Some authors primarily chose to treat AVM in cases with mild symptoms of obstruction that not required emergency [18Ebinu JO, Matouk CC, Wallace MC, et al. Hydrocephalus secondary to hydrodynamic disequilibrium in an adult patient with a choroidal-type arteriovenous malformation. Interv Neuroradiol 2011; 17(2): 212-6.[http://dx.doi.org/10.1177/159101991101700212] , 23Pribil S, Boone SC, Waley R. Obstructive hydrocephalus at the anterior third ventricle caused by dilated veins from an arteriovenous malformation. Surg Neurol 1983; 20(6): 487-92.[http://dx.doi.org/10.1016/0090-3019(83)90032-0] ].

Patient’s family requested discharge although they were fully informed about the disease and treatment options due to financial concerns and patient was lost to follow up.

CONCLUSION

Presentation of a deeply located intracranial unruptured AVM with acute obstructive hydrocephalus is a rare entity in children. Although focal neurologic deficit, seizure and headache are the most common symptoms, acute neurologic deterioration due to hydrocephalus may be the presenting symptom in these cases. The decrease in intracranial pressure by changing the flow of CSF via an emergency VP shunting or ETV can be a lifesaving procedure that gives a chance for further treatment modalities.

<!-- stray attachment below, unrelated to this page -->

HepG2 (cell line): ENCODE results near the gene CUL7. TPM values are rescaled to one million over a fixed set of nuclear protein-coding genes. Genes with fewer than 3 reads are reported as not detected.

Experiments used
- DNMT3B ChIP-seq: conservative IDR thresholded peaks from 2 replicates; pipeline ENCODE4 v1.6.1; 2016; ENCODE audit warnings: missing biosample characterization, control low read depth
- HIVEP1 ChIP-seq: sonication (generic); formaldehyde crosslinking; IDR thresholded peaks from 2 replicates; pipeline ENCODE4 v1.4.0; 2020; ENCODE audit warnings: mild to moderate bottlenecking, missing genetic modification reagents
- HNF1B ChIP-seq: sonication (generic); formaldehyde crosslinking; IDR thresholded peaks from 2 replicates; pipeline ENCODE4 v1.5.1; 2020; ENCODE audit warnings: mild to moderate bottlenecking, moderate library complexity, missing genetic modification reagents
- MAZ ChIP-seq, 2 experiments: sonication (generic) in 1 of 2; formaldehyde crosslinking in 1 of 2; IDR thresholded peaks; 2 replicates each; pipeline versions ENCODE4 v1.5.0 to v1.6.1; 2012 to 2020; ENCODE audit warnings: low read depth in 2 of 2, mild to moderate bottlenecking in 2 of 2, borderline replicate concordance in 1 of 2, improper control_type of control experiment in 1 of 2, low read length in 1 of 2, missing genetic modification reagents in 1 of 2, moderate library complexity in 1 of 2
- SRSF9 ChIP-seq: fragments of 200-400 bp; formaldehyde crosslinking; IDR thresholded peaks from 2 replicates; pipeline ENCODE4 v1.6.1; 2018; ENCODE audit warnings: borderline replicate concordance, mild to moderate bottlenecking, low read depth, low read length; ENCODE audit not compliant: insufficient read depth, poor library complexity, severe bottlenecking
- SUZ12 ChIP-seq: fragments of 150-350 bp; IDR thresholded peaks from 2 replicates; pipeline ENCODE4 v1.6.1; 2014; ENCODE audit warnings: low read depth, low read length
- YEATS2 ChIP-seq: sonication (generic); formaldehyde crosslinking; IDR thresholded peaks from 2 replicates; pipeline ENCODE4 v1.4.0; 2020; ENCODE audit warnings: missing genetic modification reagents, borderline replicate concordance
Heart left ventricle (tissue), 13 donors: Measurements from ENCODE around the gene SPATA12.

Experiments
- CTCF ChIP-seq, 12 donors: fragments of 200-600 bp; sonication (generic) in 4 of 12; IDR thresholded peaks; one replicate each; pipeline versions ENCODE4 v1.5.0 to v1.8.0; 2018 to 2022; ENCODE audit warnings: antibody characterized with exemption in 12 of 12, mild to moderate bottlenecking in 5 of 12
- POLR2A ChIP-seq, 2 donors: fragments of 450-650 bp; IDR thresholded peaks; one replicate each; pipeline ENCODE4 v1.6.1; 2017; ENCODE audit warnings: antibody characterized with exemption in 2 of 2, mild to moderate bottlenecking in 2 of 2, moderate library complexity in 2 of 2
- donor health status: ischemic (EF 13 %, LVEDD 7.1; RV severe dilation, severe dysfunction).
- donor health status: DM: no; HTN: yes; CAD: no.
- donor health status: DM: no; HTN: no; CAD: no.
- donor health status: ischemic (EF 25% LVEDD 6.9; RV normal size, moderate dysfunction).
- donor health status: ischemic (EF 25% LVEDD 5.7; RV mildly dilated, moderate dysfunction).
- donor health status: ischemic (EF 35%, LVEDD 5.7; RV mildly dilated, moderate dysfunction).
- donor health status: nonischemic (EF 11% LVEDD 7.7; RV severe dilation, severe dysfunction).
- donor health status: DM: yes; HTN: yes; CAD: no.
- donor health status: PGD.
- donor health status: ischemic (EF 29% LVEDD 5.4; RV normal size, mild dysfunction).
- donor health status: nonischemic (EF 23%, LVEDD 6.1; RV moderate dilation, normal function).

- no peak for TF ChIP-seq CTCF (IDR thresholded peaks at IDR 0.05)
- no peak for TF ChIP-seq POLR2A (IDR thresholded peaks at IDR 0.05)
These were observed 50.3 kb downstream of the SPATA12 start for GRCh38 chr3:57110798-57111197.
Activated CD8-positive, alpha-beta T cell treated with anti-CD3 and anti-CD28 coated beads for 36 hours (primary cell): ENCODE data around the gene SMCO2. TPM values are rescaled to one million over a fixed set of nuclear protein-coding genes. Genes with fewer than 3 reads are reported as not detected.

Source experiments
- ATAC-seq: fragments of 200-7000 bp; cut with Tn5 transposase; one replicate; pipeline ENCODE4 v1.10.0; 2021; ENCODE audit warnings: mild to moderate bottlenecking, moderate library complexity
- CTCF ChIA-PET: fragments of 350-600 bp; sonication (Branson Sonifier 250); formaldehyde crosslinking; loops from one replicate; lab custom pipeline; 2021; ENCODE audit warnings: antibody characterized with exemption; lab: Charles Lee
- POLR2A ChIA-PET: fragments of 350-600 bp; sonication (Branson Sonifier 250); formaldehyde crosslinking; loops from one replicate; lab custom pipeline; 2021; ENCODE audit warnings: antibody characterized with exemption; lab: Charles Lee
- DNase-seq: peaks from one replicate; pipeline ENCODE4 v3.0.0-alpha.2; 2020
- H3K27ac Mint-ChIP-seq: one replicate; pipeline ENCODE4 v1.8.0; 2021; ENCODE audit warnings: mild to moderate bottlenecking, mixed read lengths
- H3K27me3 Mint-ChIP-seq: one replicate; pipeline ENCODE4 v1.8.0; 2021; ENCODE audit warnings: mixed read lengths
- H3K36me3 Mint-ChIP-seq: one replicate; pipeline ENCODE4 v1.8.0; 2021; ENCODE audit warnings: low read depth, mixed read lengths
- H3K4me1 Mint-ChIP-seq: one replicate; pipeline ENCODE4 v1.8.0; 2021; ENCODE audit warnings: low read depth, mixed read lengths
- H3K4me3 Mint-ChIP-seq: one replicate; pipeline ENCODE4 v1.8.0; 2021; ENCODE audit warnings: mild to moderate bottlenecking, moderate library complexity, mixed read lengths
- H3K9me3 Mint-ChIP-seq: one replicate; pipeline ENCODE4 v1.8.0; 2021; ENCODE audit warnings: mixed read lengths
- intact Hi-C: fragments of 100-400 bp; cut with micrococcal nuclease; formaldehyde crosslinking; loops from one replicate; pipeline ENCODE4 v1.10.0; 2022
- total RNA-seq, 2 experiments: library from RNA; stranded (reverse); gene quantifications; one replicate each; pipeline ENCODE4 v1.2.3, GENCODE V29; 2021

ETHICS APPROVAL AND CONSENT TO PARTICIPATE

The study was approved by an internal ethics committee at the specialized arthritis centre and was conducted in accordance with the recommendations of the Declaration of Helsinki.

HUMAN AND ANIMAL RIGHTS

No Animals were used in this research. All human research procedures followed were in accordance with the ethical standards of the committee responsible for human experimentation (institutional and national), and with the Helsinki Declaration of 1975, as revised in 2008.

CONSENT FOR PUBLICATION

A written informed consent was obtained from the patient when he was enrolled.

CONFLICT OF INTEREST

The authors declare no conflict of interest, financial or otherwise.

ACKNOWLEDGEMENTS

Declared none.

REFERENCES

[1] Darsaut TE, Guzman R, Marcellus ML, et al. Management of pediatric intracranial arteriovenous malformations: Experience with multimodality therapy. Neurosurgery 2011; 69(3): 540-56.[http://dx.doi.org/10.1227/NEU.0b013e3182181c00]
[2] Kiriş T, Sencer A, Sahinbaş M, et al. Surgical results in pediatric Spetzler-Martin grades I-III intracranial arteriovenous malformations. Childs Nerv Syst 2005; 21(1): 69-76.[http://dx.doi.org/10.1007/s00381-004-1025-0]